The Lawyer Asia Pacific 150 is the only research report to provide a ranking of the top 100 independent local firms and top 50 global firms in the region. The report offers critical review of some of the fastest growing firms and their strategies, a country-by-country guide to leading legal advisers and legal services market trends, plus exclusive insight into the current business development opportunities in the Asia Pacific. Read more
This year, The Lawyer’s annual ranking of the largest UK law firms by turnover is available as an interactive, digital benchmarking tool. For the first time this will allow you to manipulate each data set against the metrics of your choice.
Now here’s an interesting question for you to ponder over. When does unpaid work experience turn into slave labour?
I’m not sure I know the answer but as we reported earlier this week the Junior Lawyers Division (JLD) is calling an end to “unfair” unpaid work experience after seeing a jump in calls from distressed would-be lawyers worried that they are being exploited by law firms (read more).
Thankfully, most larger law firms, especially ones focussing on commercial work, pay work experience students around £250 per week. But unfortunately not all firms are as generous and some are arguably taking advantage of students who are desperate to gain work experience in a difficult jobs market.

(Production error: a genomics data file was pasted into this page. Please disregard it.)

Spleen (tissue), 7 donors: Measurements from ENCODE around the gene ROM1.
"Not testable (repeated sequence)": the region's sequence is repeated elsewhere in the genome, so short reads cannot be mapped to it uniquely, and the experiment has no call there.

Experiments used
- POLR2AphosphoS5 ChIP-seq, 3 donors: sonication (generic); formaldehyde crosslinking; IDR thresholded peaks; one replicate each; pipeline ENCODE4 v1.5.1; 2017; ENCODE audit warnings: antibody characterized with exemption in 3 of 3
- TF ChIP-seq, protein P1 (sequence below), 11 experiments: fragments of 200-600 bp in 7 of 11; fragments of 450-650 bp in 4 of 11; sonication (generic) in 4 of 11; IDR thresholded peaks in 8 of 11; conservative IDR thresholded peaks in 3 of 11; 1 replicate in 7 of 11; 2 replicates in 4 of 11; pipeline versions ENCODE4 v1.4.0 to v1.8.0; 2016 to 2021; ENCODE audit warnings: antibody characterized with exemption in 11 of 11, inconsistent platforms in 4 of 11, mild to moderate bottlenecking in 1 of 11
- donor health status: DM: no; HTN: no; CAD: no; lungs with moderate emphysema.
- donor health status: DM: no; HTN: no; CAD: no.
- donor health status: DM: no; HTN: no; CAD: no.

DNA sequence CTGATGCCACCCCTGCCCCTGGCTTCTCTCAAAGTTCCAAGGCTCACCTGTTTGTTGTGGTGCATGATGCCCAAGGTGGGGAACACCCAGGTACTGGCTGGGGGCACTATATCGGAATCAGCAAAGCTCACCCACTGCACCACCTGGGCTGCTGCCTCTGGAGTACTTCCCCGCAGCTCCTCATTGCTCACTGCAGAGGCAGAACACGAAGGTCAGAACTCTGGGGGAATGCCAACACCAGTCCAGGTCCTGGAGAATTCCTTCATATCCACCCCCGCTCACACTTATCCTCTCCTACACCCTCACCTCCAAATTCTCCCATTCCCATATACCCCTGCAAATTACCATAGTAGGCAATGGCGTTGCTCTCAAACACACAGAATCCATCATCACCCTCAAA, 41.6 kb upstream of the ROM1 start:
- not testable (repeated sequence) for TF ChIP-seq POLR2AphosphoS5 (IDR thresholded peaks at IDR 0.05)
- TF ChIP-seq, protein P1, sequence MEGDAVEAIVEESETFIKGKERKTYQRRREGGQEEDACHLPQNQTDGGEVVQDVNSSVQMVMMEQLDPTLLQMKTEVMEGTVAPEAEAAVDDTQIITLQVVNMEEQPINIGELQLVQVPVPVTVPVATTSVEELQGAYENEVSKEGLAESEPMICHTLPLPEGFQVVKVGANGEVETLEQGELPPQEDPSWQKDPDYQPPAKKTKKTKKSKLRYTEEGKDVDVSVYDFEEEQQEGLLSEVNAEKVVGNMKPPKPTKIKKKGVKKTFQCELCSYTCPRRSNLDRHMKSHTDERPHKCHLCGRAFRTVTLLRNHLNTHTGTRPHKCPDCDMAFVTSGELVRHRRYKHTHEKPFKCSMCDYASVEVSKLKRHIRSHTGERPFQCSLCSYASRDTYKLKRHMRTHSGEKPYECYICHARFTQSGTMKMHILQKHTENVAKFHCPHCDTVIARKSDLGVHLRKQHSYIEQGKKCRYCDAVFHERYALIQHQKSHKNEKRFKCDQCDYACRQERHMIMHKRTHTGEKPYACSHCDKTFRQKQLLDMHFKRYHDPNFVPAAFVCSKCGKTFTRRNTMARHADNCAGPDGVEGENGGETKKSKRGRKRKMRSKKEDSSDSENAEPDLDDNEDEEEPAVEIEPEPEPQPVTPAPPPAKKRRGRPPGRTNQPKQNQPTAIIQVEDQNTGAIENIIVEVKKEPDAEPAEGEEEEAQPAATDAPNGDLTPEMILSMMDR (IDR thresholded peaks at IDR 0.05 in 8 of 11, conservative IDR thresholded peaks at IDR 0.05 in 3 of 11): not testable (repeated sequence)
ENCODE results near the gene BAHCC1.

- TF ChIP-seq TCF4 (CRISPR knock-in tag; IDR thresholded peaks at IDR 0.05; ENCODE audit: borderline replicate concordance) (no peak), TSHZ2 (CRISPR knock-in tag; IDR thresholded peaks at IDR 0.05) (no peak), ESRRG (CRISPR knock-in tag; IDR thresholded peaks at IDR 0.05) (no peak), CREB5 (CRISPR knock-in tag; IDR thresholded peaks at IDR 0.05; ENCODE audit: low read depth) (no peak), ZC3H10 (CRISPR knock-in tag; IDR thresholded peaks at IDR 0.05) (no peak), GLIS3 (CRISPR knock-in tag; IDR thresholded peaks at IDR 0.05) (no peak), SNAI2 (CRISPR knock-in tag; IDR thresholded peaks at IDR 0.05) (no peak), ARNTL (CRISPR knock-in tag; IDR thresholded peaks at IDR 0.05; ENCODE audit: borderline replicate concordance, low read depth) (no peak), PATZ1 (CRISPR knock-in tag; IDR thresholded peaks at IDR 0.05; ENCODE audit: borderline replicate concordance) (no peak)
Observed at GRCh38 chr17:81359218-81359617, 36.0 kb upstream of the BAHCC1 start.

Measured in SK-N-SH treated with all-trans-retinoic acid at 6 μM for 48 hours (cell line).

Indeed, I have also been contacted by students claiming that either they or their friends are working for free, handling the work that would typically be carried out by paralegals, with the promises of a training contract at an unspecified time in the future.
It’s difficult to say how widespread this problem is but unless there’s a dramatic upturn in the jobs market I can’t help but worry that students will continue to be exploited.
That said, I don’t think that a blanket ban on unpaid placements is the answer. As one poster on Lawyer2B.com notes this could potentially put firms off from taking on work experience students. “I think that one should not seek to be overprotective of students as this could discourage law firms from offering these very beneficial placements altogether. However I think that the fine line between valuable legal placements and exploitation should be highlighted and regulations should be enforced limiting the length of unpaid work placements,” writes Nigel Lia.
What do you think? Do work experience students add enough value to a law firm’s business to warrant being paid?
PS – talking of work experience – thanks to everyone who applied to do a placement with Lawyer 2B (I promise we won’t be exploiting anyone). As you may know I’ve not been well but am on the mend now and will be contacting successful candidates next week.